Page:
Cesar Forero at the Canadian Sculpture Centre

Opening Reception: September 14, 2017 / 2 pm

Stepping into the Sculpture Gallery on a recent hot Saturday afternoon seemed like going into a different world where our dimensions no longer existed. That was exactly Cesar Forero’s intentions as he created an underwater world for us, guided us into it with his performance and then left us there to play.

Budding Water is an amazing installation that not only pleases the eye but has a deeper, more universal meaning. The gallery was packed to capacity with people patiently waiting for the promised performance. They stood under umbrella-like formations that reminded us of Japanese umbrellas, wedding parapets with twisted white silk and soft coloured strings coming out of them. People couldn’t help but touch and pull on those strings, playing with them, so the structure moved above them. Looking up you could see a beautiful jellyfish floating above — and many of them, made more realistic by coloured lights. Forero has created an amazing underwater world, further emphasized by plastic waves and coins mimicking water droplets on the walls.

Then a sudden cry pierced the buzz of the guests, a white sack started to pulse and a white being exited it, like a creature emerging from a cocoon — the singer Amanda Scott. Wearing a white dress and strange face paint, she moved singing in a tune that a mermaid might — otherworldly, beautiful and terrifying at the same time. Slowly she moved across the room and hugged a ceramic creature, a bud or a shell, lovingly. Still singing in an etherial way, she picked up three strings of glass pearls and started to create sounds by clicking them against the ceramic. This was a mesmerizing sound effect.

Three dancers came out, one male, the artist himself, and two females (Alison Parle, Brenna Mosser), wearing costumes that represented underwater beings. Forero was reciting his own lyrics about the environment and how we mistreat it and destroy its balance, emphasizing the words with dance and gestures. Steven Whalley’s music, composed for Forero’s lyrics, made the presentation wonderfully complex. Everything supported the sadness the artist felt for the loss of the cleanliness of our waters: visual elements as waves, floating jellyfish and shells, music & sound effects as well as dance. Sculpture, music, performance, dance and poetry are all incorporated in the realization of this immersive installation. It was a unique, one-of-a-kind presentation that was a pleasure to see. The audience was spellbound. Performers and visitors came from all over Canada and abroad to be part of this project.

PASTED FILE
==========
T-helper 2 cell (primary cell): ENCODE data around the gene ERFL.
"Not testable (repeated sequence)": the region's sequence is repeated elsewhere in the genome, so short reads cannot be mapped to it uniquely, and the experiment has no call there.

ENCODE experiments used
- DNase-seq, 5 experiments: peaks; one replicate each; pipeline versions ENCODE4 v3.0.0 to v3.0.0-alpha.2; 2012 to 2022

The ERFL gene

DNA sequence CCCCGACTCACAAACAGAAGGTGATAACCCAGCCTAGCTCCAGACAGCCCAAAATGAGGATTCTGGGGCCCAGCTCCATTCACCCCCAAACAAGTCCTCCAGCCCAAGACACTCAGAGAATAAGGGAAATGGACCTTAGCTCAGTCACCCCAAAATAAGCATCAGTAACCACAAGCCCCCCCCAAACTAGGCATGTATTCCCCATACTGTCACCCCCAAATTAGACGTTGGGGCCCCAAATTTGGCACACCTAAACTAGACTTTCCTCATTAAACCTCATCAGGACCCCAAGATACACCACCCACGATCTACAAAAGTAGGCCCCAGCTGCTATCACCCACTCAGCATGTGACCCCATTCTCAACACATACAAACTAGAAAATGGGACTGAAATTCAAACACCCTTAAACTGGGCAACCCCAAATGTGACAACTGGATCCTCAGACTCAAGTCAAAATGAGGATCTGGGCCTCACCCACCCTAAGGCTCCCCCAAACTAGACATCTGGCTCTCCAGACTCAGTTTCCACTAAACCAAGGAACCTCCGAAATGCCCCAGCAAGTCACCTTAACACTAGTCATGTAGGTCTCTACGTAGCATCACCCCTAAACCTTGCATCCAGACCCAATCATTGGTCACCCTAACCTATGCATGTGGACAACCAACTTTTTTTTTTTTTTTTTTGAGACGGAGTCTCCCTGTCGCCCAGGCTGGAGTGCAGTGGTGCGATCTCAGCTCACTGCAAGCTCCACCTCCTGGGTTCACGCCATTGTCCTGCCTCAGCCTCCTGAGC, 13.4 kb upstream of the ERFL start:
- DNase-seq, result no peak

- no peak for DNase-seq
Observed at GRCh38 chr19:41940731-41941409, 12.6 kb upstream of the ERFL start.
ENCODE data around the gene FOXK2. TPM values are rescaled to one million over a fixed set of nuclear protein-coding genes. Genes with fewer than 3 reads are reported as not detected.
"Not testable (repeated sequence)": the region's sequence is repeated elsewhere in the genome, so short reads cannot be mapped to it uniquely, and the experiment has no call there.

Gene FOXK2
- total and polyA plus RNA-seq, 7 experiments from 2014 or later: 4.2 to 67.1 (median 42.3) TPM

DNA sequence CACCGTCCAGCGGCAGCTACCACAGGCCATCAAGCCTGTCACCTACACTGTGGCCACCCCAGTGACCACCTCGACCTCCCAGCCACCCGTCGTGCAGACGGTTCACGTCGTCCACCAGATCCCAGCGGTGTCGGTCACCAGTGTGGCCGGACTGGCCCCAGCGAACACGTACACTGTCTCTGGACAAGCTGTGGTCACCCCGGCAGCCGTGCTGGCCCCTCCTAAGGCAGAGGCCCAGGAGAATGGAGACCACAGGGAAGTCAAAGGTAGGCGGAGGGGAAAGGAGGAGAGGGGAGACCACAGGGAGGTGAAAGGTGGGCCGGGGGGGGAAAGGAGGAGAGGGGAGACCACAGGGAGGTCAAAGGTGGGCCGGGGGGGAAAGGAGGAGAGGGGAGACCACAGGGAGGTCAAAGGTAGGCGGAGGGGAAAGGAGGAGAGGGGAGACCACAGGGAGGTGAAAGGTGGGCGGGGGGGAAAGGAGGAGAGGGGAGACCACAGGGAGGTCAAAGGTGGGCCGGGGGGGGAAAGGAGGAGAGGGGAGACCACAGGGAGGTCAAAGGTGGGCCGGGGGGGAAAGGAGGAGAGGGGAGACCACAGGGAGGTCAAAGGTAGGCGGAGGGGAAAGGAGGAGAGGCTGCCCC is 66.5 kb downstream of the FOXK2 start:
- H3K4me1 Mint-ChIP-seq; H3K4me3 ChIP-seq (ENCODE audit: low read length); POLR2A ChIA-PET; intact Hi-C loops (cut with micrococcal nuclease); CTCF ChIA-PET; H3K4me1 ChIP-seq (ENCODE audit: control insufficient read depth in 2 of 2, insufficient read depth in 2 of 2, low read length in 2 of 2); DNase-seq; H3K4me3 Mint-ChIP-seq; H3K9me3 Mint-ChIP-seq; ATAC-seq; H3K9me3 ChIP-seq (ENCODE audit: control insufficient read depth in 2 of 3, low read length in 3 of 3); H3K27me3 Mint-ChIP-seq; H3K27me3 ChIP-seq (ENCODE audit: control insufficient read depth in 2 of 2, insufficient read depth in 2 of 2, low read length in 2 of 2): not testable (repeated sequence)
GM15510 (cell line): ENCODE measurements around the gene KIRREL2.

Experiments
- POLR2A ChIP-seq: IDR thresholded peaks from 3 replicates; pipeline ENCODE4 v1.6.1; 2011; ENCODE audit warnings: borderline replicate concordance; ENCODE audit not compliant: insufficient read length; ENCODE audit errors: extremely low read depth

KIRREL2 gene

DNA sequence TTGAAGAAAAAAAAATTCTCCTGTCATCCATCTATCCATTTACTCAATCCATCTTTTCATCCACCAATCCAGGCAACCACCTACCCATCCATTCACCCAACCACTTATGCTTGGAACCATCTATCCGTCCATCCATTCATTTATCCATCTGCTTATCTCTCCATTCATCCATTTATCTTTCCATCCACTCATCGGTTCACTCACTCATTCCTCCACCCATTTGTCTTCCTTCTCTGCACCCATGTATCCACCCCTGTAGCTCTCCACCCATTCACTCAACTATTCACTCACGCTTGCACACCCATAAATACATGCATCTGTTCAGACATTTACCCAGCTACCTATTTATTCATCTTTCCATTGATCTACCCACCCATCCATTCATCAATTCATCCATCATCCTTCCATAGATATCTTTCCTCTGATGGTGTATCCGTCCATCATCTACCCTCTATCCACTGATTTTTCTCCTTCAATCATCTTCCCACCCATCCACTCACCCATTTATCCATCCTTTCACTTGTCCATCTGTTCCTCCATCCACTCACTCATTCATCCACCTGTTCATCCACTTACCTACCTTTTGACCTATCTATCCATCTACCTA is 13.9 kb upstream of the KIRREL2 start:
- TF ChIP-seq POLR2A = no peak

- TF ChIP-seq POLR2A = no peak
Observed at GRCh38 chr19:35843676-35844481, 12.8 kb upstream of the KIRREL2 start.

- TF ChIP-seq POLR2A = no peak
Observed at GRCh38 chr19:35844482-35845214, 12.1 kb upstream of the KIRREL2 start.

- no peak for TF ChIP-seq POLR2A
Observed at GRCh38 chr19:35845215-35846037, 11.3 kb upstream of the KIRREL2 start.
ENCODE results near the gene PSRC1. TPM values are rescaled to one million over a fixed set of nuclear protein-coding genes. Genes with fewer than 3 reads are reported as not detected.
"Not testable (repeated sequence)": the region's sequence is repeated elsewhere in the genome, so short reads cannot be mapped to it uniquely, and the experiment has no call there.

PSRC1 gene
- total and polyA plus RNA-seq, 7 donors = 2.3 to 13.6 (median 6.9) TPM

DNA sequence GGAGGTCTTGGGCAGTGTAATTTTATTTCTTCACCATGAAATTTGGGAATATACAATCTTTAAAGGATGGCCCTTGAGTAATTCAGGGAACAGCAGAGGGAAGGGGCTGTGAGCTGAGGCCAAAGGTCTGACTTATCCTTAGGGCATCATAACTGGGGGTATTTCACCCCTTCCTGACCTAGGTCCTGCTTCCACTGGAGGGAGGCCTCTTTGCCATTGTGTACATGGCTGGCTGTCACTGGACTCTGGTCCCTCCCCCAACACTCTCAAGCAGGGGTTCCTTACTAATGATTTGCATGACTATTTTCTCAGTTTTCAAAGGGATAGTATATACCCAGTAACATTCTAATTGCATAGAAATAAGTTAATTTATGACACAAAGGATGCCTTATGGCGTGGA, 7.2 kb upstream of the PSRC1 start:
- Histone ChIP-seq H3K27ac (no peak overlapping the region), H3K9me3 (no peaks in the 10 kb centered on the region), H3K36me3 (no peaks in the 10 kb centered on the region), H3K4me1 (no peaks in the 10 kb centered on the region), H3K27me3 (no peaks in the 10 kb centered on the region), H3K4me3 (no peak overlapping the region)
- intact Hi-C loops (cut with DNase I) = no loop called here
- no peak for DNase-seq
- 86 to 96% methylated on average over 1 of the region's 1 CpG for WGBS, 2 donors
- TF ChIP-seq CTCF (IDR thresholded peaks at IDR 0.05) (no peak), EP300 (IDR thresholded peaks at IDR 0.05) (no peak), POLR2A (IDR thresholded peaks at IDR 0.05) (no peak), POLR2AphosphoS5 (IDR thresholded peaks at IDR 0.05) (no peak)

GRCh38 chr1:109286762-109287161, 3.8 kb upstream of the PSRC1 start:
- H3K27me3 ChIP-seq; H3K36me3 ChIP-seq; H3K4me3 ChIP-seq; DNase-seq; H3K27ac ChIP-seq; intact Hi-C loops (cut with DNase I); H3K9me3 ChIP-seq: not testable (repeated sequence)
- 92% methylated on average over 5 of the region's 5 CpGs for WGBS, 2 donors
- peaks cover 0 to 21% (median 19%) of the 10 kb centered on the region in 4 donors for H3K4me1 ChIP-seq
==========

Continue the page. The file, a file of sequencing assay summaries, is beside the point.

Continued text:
Budding Water addresses the environmental issue of water contamination. The large number of jellyfish in our waters, the central motif of this exhibition, is the outcome of low oxygen level in seas. Thanks to over-fishing, pollution and other factors, jellyfish populations are exploding and exploiting these changes in ways that could never have been imagined. As the artist said, there’s nothing is wrong with jellyfish, they have even been used for painkillers for centuries. The intricate balance and interconnectedness of ocean life has kept jellyfish in check but since that harmony has been interrupted their numbers are out of control.

This installation includes ceramic sculptures representing polyps on the ocean floor. Ceramics also depict the jellyfish at the beginning of its life circle when it looks like a plate, slowly moving up in the water, then turning around into its floating shape just like the many mixed-media jellyfish suspended above.

In Budding Water, human and mythological creatures share the gallery space of this underwater ecosystem, guiding us through a magical journey.

Victoria Rainoff

*Exhibition information: September 14 – October 6, 2017, Canadian Sculpture Centre, 500 Church Street. Gallery hours: Tue – Fri: 12 – 6, Sat: 11 – 4 pm.

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